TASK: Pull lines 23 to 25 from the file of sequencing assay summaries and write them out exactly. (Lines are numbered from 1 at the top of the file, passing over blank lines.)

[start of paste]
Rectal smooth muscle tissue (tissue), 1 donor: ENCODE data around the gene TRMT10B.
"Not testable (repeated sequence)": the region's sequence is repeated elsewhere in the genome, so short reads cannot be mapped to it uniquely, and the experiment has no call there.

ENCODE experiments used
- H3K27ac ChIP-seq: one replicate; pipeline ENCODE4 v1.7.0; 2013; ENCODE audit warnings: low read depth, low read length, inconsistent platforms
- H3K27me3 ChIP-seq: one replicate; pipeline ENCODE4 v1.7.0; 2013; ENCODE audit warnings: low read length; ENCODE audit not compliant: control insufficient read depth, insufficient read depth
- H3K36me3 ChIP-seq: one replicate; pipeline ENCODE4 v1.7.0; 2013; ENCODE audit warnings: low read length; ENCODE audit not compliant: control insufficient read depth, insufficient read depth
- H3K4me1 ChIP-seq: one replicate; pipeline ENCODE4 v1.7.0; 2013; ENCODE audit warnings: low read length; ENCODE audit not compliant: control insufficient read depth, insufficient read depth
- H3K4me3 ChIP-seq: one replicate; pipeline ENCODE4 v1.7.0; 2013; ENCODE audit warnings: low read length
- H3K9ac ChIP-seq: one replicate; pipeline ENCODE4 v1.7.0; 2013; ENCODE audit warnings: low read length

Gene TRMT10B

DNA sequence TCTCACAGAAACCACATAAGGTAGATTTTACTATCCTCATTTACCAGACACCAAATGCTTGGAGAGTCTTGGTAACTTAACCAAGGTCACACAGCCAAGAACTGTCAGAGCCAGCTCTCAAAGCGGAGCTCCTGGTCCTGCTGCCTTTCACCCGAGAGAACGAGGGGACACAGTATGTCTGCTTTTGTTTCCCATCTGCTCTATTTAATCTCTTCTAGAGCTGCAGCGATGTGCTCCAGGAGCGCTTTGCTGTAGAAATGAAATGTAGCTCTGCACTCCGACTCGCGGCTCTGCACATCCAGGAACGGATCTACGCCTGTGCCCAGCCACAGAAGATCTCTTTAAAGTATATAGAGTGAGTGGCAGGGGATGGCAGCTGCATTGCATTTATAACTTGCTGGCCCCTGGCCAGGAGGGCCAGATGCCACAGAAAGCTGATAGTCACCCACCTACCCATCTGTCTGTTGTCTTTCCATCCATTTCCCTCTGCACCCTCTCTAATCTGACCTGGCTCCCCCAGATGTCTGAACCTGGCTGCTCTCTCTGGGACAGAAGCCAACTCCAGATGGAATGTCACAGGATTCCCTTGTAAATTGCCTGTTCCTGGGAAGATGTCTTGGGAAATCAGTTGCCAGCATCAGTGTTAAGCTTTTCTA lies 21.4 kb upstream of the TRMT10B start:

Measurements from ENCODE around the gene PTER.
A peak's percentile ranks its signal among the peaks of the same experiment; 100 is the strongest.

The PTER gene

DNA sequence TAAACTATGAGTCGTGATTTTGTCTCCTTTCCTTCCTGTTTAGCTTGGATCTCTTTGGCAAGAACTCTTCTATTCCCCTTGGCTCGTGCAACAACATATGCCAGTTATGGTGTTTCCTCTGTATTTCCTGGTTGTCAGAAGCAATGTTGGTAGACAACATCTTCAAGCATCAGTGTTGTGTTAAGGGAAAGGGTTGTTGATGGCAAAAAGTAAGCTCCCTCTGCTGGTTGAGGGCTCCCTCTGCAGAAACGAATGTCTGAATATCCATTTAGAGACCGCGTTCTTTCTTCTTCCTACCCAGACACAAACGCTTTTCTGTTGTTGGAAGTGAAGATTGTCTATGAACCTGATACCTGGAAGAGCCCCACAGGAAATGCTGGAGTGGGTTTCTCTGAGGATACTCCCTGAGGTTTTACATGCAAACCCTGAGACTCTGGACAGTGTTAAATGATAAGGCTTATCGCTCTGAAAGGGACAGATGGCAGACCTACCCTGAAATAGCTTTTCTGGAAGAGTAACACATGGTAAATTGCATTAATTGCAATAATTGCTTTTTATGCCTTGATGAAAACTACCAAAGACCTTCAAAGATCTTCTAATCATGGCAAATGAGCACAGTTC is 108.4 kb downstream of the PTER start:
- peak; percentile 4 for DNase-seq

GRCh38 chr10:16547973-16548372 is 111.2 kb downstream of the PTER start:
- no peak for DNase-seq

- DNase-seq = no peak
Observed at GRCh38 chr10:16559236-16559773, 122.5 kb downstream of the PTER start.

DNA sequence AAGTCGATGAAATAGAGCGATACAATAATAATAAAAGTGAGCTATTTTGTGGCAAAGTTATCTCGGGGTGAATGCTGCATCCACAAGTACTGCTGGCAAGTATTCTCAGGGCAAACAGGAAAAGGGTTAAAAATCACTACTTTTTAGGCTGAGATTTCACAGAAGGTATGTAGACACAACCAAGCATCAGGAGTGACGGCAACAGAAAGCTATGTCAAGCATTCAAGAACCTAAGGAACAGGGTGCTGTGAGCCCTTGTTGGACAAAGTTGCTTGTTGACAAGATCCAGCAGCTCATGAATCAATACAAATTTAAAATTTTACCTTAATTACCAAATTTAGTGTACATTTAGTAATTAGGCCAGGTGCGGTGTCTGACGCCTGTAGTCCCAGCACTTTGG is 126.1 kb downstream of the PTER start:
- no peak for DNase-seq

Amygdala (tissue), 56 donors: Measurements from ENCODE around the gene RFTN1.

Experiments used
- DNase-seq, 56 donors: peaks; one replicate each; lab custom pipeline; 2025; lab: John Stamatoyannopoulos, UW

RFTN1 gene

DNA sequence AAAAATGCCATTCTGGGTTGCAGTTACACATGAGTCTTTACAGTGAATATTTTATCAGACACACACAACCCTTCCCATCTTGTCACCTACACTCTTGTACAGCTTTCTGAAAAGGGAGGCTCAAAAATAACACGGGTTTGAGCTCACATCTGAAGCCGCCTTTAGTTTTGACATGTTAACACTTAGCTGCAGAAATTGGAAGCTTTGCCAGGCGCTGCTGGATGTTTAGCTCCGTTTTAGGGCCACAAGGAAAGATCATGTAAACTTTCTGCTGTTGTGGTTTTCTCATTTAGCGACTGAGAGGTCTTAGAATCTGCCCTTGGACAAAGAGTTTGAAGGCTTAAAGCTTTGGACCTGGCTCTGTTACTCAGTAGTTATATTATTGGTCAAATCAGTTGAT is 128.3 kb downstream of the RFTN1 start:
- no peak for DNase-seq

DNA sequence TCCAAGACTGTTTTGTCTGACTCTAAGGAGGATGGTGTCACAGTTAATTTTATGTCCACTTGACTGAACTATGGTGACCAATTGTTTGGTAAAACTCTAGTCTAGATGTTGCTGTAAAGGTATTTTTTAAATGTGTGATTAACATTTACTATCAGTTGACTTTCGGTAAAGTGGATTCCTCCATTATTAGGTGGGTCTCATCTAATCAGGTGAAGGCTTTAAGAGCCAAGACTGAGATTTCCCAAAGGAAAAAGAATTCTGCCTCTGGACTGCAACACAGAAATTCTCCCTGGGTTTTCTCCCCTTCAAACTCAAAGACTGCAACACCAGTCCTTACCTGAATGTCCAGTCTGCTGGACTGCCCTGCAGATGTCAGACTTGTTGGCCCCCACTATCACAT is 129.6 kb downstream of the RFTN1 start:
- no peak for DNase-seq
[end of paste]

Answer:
Amygdala (tissue), 56 donors: Measurements from ENCODE around the gene RFTN1.

Experiments used
- DNase-seq, 56 donors: peaks; one replicate each; lab custom pipeline; 2025; lab: John Stamatoyannopoulos, UW